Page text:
[0040] The present invention discloses a method for reducing inflammation in a subject. The term “reducing” refers to a decrease in inflammation or the prevention of further inflammation by an inflammatory neuropeptide. One approach to reduce the inflammation process is to prevent the formation of an active amidated inflammatory neuropeptide from an inactive precursor by inhibiting the amidating enzymes that convert the inactive precursor to the active inflammatory amidation of the neuropeptide that results in an inflammatory neuropeptide. In one embodiment, inflammation is reduced by inhibiting the amidation of an inactive precursor, preferably a neuropeptide. In another embodiment, inflammation is reduced by inhibiting or preventing α-amidation of a neuropeptide to produce an inflammatory neuropeptide. The term “α-amidation” is defined as a process that converts a terminal functional group on a neuropeptide to a terminal amino group. In one embodiment, the terminal functional group can be an α-hydroxycarboxylic acid. Once the neuropeptide undergoes α-amidation, the inflammatory neuropeptide is produced. Examples of inflammatory neuropeptides include, but are not limited, to Substance P (SP) and Calcitonin Gene-Related Peptide (CGRP).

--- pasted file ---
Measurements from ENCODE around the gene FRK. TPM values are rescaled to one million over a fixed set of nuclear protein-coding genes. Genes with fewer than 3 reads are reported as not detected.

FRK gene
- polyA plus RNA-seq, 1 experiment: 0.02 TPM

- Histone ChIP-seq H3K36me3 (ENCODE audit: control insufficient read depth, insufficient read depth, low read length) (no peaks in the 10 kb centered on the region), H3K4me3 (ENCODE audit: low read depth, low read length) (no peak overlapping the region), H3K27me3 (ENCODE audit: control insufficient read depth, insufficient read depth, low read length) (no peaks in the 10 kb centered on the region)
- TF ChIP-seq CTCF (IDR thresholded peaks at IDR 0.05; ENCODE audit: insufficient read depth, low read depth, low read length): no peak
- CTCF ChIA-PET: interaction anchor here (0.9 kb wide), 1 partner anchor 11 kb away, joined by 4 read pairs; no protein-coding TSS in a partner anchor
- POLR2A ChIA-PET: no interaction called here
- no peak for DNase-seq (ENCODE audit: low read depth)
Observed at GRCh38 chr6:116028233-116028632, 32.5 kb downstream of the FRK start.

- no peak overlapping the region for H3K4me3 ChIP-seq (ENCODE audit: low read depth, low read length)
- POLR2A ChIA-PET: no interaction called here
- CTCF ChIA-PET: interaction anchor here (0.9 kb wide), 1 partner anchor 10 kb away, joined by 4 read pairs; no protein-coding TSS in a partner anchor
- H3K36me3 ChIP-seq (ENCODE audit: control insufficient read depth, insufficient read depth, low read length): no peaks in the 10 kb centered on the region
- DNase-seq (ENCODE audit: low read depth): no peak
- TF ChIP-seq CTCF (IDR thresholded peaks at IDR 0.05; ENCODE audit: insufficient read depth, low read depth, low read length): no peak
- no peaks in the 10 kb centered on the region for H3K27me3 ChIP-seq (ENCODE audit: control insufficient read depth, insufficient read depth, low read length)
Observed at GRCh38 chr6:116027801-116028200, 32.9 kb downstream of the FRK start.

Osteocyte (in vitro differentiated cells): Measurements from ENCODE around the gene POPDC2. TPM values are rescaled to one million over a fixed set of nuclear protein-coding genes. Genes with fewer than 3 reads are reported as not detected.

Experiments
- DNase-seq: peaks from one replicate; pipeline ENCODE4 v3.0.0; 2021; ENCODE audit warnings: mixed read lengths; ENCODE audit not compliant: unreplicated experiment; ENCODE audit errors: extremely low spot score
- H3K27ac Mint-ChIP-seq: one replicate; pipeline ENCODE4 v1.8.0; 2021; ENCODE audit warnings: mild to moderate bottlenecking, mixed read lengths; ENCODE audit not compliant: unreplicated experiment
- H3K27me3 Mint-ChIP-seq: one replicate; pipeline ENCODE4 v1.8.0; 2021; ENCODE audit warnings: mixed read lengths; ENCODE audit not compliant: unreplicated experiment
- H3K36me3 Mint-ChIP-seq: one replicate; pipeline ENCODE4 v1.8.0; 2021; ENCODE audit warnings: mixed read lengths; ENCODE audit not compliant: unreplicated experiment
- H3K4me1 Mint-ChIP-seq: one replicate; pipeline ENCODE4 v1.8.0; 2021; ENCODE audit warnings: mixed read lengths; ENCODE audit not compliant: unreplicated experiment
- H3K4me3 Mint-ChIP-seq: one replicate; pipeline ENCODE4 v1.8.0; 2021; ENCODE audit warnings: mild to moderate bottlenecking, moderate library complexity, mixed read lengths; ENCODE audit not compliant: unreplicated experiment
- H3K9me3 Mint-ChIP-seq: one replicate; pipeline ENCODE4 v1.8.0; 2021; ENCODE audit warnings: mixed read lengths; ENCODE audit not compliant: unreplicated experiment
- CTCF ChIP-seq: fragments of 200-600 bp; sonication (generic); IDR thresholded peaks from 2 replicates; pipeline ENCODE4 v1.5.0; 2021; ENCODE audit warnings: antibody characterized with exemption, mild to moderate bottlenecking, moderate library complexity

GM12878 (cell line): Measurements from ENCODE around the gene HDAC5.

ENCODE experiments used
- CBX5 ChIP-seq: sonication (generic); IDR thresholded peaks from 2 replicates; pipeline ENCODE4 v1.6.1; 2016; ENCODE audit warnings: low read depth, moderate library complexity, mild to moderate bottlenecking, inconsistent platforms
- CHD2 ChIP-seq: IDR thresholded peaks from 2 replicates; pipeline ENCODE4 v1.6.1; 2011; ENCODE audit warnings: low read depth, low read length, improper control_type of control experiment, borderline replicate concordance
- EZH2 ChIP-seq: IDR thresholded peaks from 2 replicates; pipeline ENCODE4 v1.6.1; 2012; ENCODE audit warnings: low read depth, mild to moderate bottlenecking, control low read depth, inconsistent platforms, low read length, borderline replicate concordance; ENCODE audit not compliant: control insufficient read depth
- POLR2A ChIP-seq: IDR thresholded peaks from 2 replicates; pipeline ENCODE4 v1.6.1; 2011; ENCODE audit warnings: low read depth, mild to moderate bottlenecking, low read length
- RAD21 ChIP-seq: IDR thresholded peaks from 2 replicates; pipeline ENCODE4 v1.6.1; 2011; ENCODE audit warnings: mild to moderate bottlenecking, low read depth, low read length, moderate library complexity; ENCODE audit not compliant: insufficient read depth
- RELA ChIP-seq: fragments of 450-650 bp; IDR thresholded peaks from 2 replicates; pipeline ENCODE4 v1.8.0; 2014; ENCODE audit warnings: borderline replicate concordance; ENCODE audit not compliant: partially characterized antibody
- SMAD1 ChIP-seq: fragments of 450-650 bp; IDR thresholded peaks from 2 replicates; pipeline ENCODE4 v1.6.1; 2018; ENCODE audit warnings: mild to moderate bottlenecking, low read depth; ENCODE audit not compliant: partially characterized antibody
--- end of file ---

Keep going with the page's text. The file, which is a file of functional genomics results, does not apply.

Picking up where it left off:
[0041] In another embodiment of the invention, a method for reducing inflammation in a subject is accomplished by inhibiting the activity of an amidating enzyme. By inhibiting the activity of an amidating enzyme, the amount of inflammatory neuropeptide that is produced is subsequently reduced. Compounds I and II can inhibit the activity of an amidating enzyme. In one embodiment, the amidating enzyme that is inhibited is peptidylglycine α-monooxygenase (PAM).